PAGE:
Chef_blueviking, Jun 23, 10:53 am

it maybe orignal from austria but any of the 3 country will have the original recepie.
https://www.austria.info/uk/things-to-do/food-and-drink/favourite-austrian-recipes/wiener-schnitzel

Chef_intrade, Jun 23, 10:54 am


going back for more knowing the food mafia it will now be 33.99 a kilo

Chef_intrade, Jun 23, 10:55 am

The problem I find is it's very hard to find veal in most butchers unless you pre order.
If it's made with beef it will never go proper melt in your mouth tender the way a real weiner schnitzel should

Chef_danpsmith, Jun 23, 11:02 am

No, it was still 10.99 and they had pork belly for 10.99 as well. So tried my 1st pork belly.

Chef_blueviking, Jun 24, 10:11 am

I use a lidded frying pan. Put a small knob of butter in to melt - just enough to coat the surface and stop the schnitzel from sticking to the frying pan. I then lightly brown both sides of the schnitzel (add more butter for the second side if necessary), then turn the heat right down to low and put the lid on - leaving for approximately 15 - 20 minutes. This "steaming" type of effect keeps the meat nice and moist and means you don't end up with a tough or rubbery schnitzel at the end.

Chef_porsh_a, Jun 24, 10:18 am

Never ever "beat" mine. Cut into squarish size so can fry 4 at a time. Make own breadcrumbs. Flour first, coat with egg, then crumb. Throw into freezer 10 mins or so then into fridge until cooking. Hot and fast in Rice Bran Oil with knob of butter, into oven to stay warm until eating time. I actually complain sometimes that Pak'nSave cut theirs too thick! Everyone loves it and any left over in bread the next day a winner. Maybe practice makes perfect but I don't muck about with it too much at all.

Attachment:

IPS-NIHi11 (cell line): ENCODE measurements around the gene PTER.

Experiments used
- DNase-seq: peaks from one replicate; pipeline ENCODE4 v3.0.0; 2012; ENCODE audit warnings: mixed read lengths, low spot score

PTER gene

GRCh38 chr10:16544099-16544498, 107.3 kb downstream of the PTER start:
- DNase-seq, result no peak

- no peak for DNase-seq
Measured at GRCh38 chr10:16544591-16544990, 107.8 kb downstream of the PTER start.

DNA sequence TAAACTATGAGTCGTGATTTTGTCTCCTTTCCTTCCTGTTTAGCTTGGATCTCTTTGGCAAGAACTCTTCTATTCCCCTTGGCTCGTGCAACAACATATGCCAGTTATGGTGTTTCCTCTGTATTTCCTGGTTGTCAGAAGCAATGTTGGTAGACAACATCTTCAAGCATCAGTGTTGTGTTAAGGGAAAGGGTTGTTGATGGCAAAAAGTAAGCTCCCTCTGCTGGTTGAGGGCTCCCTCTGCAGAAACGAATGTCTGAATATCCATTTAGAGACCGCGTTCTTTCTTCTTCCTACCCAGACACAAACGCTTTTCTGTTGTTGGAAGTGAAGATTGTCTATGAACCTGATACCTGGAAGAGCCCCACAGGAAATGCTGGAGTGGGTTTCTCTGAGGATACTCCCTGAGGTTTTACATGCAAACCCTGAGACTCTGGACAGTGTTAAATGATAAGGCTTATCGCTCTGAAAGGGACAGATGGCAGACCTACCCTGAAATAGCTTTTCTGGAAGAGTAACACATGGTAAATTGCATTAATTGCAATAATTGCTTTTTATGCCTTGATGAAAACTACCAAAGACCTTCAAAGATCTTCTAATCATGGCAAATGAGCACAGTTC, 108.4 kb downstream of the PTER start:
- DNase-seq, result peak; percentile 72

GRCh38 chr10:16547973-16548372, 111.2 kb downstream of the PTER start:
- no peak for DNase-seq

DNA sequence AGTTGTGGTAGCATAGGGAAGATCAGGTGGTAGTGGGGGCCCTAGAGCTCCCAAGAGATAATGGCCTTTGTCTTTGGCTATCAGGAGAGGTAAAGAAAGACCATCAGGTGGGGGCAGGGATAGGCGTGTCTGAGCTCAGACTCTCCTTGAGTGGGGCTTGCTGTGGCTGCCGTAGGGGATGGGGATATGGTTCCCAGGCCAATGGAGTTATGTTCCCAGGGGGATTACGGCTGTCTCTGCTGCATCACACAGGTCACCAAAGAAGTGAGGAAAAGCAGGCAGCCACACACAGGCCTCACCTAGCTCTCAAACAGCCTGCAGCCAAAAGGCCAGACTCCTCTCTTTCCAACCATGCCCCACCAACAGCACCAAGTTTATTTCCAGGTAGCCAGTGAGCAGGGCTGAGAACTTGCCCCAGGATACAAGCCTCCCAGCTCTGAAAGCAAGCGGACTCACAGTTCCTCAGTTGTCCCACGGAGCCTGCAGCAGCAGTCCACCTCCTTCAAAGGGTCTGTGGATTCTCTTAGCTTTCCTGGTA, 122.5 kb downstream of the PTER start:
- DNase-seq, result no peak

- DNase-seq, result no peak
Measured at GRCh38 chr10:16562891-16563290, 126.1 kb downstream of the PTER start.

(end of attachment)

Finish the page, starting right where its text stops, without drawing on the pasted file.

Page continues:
Chef_sla11, Jun 24, 10:37 am

Make sure it is thin to start with. If not, use a meat hammer, but really, thin is the key.

Heat the pan hot, oil butter whatever.
Fry rapidly, till the crumbs are golden brown, if the pan is hot, it will cook quickly. Don't steam it, the minute that happens it's over. think stir fry heat.

Chef_lythande1, Jun 24, 12:56 pm

Just grilled some bacon in the oven for pumpkin soup.
Then put the schnitzel on the pan grill with the bacon fat under it back into the oven and turned the oven OFF.
Left it there for about 10 minutes, turning once.
Was melt in the mouth soft.
Must say it was our home kill, aged for 28 days before cutting up though.

Chef_smallwoods, Jun 24, 10:47 pm

I lay the schnitzel on a wooden board then use the back of my chefs knife to beat the meat (that's one of the reasons its flat across the back) turn the meat and repeat then in a bowl beat an egg with lots of salt. Drop the meat in toss and allow to soak before breadcrumbs (no flour) fry in butter and oil 50/50. yumm

Chef_beaker59, Jun 25, 10:32 pm

I use hot to near smoking fat not oil and make sure that you crumb it long enough before hand and chill. then the crumbs stay on, have a hot oven ready if you are cooking for a family, the actual cooking process is really just a minute each side

Chef_gardner12, Jul 11, 4:45 pm


This!
I always use a heap of fresh herbs in the fresh crumb mix . mostly parsley, sage, thyme, chives, oreganum, . with a smaller amount of borage, comfrey etc, or whatever you have available & think would work for your taste buds (& the secret is a bit of curry powder into the crumbs, thanks Dame Alison) . then flour, egg, crumbs & leave for a while, fry in a hot oil butter mix, until golden,(not very long) then onto paper towels to mop off any excess oil & enjoy.

Chef_samanya, Aug 2, 1:03 pm